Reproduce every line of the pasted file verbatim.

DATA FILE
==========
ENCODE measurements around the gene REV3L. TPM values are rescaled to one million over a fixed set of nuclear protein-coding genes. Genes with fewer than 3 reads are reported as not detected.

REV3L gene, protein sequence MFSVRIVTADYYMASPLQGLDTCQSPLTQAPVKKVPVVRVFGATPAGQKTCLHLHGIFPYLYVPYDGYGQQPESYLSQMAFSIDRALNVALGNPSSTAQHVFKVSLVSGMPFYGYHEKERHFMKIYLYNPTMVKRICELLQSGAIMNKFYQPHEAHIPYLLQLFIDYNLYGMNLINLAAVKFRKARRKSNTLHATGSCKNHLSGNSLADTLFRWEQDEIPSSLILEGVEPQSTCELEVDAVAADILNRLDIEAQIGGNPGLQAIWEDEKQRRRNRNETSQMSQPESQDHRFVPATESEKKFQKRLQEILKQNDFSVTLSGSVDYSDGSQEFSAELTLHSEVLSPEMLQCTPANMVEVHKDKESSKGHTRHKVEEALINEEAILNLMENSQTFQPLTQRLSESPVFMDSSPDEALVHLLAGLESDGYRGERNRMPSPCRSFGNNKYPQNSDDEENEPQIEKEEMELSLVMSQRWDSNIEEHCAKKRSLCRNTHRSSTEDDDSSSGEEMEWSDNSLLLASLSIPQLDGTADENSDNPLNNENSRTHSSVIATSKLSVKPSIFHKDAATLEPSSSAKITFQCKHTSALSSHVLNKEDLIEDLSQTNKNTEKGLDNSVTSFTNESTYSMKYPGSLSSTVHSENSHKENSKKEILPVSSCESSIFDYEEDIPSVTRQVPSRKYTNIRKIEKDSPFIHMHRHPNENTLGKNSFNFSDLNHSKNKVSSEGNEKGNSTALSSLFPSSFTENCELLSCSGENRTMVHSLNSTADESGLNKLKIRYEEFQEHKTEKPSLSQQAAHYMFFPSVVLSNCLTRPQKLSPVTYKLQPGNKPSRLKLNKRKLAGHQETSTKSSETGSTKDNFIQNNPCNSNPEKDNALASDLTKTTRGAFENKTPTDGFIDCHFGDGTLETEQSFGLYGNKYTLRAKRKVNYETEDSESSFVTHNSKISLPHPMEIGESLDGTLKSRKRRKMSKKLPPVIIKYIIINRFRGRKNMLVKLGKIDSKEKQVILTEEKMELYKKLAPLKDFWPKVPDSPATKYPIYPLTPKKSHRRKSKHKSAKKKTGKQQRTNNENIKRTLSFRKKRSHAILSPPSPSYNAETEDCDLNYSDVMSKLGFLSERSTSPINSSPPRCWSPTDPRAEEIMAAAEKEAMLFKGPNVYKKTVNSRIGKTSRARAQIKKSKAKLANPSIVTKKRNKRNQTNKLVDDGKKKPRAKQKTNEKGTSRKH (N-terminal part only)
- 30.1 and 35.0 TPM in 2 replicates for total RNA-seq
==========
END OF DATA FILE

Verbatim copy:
ENCODE measurements around the gene REV3L. TPM values are rescaled to one million over a fixed set of nuclear protein-coding genes. Genes with fewer than 3 reads are reported as not detected.

REV3L gene, protein sequence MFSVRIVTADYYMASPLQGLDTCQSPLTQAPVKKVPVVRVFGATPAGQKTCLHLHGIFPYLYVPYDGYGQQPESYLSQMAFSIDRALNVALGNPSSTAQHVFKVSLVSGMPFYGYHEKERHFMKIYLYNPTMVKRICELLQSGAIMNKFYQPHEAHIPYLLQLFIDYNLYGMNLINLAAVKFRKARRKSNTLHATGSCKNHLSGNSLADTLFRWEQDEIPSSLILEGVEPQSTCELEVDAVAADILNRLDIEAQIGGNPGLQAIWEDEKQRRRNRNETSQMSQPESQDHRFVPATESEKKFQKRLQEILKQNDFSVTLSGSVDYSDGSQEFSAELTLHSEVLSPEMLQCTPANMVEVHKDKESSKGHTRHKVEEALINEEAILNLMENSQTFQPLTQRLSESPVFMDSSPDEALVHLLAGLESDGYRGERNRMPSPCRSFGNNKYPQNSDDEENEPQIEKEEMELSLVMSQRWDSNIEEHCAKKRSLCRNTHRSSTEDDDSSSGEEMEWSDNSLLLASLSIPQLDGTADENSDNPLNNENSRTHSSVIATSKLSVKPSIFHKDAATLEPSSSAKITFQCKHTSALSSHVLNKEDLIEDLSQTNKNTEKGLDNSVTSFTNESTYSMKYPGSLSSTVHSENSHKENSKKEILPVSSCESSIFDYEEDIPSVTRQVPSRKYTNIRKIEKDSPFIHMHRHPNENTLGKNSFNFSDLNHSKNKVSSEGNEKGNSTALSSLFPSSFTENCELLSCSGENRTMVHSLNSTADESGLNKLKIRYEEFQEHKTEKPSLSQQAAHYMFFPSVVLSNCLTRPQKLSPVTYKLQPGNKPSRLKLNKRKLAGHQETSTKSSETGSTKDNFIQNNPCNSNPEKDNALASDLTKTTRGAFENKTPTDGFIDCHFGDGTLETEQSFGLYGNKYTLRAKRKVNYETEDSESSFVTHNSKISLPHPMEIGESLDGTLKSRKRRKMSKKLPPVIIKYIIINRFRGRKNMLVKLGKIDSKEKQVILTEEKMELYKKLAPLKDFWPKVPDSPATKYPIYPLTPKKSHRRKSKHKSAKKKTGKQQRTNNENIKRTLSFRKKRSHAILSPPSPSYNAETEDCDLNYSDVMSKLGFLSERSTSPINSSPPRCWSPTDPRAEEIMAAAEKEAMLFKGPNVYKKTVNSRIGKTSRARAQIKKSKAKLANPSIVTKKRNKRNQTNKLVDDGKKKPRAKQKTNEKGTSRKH (N-terminal part only)
- 30.1 and 35.0 TPM in 2 replicates for total RNA-seq